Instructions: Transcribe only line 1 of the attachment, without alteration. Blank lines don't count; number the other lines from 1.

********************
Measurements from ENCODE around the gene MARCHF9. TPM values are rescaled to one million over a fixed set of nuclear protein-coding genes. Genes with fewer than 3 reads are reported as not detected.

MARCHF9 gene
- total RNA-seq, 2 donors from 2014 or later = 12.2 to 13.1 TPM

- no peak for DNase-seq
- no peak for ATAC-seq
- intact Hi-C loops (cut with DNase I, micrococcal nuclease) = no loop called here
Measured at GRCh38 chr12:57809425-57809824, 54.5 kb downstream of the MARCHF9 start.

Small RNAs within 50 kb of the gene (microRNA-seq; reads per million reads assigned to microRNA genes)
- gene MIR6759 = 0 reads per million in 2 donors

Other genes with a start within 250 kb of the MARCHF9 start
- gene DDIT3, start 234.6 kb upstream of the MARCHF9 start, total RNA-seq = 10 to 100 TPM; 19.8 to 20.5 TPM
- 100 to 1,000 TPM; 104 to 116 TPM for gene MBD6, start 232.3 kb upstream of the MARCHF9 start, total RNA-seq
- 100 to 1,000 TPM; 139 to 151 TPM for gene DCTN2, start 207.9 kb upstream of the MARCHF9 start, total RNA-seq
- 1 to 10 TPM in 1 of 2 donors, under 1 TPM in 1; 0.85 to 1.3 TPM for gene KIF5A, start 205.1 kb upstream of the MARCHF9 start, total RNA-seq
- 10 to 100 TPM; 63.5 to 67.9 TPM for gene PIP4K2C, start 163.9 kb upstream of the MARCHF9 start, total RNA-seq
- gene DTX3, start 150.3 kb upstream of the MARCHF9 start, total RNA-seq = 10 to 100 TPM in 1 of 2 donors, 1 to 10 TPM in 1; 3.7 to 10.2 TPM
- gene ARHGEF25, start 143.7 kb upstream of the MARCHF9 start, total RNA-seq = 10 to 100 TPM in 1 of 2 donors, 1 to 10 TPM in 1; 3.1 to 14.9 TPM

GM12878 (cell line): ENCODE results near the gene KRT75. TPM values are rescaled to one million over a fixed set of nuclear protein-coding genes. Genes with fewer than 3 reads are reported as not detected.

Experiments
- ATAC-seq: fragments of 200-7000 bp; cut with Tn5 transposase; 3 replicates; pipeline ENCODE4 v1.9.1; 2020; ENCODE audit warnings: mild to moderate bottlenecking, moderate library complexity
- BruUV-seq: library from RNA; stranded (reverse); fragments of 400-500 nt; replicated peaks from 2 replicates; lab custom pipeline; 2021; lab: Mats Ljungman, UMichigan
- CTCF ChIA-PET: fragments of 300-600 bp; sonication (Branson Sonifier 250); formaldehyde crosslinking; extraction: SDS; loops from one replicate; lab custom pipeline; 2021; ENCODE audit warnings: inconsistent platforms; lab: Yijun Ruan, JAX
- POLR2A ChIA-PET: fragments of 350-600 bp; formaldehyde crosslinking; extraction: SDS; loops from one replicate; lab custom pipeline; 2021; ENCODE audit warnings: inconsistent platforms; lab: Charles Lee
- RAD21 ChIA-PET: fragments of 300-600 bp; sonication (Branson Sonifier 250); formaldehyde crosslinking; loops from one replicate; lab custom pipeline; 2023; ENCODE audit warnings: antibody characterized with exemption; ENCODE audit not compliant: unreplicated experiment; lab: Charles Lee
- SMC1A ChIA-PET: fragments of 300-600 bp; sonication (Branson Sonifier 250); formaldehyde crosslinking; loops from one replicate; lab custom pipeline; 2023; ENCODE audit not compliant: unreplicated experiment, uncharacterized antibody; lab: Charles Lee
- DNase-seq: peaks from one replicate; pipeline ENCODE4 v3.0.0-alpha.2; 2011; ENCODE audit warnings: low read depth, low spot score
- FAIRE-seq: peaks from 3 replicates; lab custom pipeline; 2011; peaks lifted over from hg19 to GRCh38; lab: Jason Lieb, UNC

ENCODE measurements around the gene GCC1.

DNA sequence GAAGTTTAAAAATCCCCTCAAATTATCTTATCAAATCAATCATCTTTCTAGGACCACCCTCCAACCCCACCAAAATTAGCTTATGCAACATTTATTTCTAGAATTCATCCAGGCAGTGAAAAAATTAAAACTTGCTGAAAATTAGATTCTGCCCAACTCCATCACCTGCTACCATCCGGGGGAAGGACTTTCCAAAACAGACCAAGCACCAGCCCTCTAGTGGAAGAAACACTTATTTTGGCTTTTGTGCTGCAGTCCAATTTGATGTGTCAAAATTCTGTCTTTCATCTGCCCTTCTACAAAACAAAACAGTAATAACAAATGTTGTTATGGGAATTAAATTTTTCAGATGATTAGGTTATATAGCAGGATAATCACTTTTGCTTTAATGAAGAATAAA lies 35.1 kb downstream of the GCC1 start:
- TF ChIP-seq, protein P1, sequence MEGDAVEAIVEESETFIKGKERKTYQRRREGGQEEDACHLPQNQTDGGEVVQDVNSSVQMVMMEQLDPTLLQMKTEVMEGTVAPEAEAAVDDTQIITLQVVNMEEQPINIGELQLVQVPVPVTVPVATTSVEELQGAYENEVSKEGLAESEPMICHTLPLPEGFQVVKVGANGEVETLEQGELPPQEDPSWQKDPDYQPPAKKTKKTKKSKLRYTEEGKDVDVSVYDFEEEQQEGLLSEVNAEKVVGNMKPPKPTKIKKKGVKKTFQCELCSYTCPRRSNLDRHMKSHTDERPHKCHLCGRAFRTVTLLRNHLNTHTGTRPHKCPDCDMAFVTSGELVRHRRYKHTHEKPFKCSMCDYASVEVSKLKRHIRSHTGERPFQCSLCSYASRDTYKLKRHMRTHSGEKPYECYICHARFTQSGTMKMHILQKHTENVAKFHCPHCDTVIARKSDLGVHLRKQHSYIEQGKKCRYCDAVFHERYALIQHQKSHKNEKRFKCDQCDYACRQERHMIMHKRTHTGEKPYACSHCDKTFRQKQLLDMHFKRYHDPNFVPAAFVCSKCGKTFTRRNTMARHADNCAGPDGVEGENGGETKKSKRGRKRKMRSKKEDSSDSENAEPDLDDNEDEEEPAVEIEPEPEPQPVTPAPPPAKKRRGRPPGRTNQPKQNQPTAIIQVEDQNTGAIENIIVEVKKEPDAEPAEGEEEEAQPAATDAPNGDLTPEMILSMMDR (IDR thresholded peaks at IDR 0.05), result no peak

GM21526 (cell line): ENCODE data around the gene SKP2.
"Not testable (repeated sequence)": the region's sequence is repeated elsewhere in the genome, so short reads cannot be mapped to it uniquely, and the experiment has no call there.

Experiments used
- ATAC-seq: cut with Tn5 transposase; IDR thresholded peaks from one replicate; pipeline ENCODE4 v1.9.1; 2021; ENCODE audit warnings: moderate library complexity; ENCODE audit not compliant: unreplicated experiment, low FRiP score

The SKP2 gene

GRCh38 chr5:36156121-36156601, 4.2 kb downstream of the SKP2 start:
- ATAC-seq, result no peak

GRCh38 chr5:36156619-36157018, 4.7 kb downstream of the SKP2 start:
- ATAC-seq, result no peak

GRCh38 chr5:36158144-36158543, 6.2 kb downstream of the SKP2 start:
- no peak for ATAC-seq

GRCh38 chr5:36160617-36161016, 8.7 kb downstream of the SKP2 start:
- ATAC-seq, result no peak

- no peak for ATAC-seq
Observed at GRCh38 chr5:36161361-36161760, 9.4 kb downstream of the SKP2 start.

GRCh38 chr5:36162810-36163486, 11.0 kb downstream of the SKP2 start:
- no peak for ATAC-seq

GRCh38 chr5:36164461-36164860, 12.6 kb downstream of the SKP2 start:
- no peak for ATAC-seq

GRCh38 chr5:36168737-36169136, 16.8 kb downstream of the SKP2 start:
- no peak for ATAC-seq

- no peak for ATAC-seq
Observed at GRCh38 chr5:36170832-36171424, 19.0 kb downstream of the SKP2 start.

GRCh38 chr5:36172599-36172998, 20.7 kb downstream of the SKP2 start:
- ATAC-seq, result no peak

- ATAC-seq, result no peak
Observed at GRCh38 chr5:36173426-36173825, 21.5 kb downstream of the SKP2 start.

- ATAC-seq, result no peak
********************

Measurements from ENCODE around the gene MARCHF9. TPM values are rescaled to one million over a fixed set of nuclear protein-coding genes. Genes with fewer than 3 reads are reported as not detected.